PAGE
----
Cubs' fifth straight win includes player-to-player interviews, long bombs and El Mago spinning double plays

Cubs' fifth straight win includes player-to-player interviews, long bombs and El Mago spinning double plays

It's true for most teams, and certainly for the Cubs: Playing against the Reds is fun.

That was the case Wednesday night in their 9-3 victory, proving to be their fifth straight victory.

Here are some of the highlights from the W:

Jason Heyward had himself a night, going 2-for-4 with a pair of RBI singles, 2 RBIs and a walk. This one below allowed the Cubs to take a 3-0 lead in the first inning.

The Cubs dominated throughout, but the night could have looked differently if the Reds were able to put something together in the third inning. With two on and All-Star Joey Votto at the dish, trouble was brewing. Luckily Javy Baez cares not for trouble, so he did this.

It helped Mike Montgomery throw six shutout innings, eventually earning a W for his efforts in the hitter-friendly Great American Ballpark.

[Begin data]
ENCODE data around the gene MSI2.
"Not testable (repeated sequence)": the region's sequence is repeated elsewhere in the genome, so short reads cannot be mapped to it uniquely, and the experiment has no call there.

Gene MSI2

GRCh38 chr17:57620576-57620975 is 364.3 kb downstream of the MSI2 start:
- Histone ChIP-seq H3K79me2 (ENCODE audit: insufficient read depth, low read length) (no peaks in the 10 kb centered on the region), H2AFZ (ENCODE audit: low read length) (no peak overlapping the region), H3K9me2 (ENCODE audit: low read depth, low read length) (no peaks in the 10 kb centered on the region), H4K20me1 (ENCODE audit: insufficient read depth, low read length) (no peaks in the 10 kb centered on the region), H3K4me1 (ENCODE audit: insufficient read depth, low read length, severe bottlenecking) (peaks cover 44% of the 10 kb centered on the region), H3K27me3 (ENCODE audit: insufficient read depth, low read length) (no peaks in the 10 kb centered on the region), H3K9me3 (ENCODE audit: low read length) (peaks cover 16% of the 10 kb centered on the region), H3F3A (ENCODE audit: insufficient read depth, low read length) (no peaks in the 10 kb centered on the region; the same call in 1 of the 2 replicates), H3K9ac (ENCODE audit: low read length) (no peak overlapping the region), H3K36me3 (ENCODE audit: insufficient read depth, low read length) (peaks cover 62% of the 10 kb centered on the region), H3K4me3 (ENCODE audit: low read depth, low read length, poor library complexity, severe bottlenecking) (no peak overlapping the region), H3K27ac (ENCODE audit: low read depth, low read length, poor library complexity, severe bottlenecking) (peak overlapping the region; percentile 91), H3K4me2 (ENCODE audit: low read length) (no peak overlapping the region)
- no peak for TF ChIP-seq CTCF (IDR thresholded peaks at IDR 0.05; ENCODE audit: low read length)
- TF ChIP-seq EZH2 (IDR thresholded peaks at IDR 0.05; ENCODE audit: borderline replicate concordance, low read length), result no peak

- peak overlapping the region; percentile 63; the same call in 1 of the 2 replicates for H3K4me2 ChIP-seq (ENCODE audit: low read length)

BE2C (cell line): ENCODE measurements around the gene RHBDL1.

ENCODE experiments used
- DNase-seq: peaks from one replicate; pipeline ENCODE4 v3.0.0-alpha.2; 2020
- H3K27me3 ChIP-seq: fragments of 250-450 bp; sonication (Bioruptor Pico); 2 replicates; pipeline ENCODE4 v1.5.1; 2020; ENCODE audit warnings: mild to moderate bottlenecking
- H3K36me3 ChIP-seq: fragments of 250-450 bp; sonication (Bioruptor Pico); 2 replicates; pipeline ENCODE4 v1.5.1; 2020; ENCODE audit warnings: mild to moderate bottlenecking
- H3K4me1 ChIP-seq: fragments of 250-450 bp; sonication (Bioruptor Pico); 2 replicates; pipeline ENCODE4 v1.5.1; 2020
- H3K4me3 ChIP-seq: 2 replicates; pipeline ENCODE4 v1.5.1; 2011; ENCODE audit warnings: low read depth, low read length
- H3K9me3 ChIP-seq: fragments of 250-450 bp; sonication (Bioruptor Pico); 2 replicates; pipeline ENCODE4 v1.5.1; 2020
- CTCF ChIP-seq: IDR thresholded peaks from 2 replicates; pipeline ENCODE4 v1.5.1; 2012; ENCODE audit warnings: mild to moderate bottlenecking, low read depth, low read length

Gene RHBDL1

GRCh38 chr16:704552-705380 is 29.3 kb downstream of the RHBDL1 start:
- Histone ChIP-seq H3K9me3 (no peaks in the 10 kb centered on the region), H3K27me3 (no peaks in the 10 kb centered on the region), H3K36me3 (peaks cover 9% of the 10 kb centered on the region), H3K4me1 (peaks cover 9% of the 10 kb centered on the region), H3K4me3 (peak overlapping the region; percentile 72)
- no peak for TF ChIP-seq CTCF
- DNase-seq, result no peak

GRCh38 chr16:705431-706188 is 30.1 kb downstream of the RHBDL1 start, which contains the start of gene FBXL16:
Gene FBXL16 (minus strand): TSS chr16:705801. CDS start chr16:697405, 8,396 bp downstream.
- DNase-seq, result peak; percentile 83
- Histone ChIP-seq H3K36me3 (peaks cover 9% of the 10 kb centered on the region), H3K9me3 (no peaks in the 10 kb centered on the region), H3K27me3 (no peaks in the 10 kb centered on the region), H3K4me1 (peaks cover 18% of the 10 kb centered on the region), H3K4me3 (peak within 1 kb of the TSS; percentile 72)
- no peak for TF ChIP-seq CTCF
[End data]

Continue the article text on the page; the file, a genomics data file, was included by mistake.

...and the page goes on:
Kyle Schwarber then decided he wanted to get in on the fun, launching an opposite-field three-run homer to give the Cubs a touchdown lead.

Ian Happ is trying to put us reporters out of business by giving him a mock interview in the dugout after the dinger.

The Reds caught fire late with three solo homers in the ninth, but it was far too little too late.

Cubs win. Blouses.

Cubs' Ben Zobrist has travel issues just like us

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USA TODAY

Cubs' Ben Zobrist has travel issues just like us

Even World Series MVP's have travel headaches. 

Cubs second baseman Ben Zobrist was a late scratch from Tuesday night's lineup because of a rental car mix-up in Nashville, according to ESPN's Jesse Rogers and WSCR's Mark Grote

So Ian Happ had to fill in. When the Cubs' glue guy finally did show up, though, he made his presence felt immediately by smacking a pinch-hit, two-run double to give the North Siders an 8-6 lead: 

Zobrist finished with three RBIs off the bench, but this story is truly great because of the Twitter reaction it inspired: 

[MORE: Anthony Rizzo, the greatest third baseman ever?] 

So think about that next time you're on the cusp of complaining about traffic, Metra or the CTA.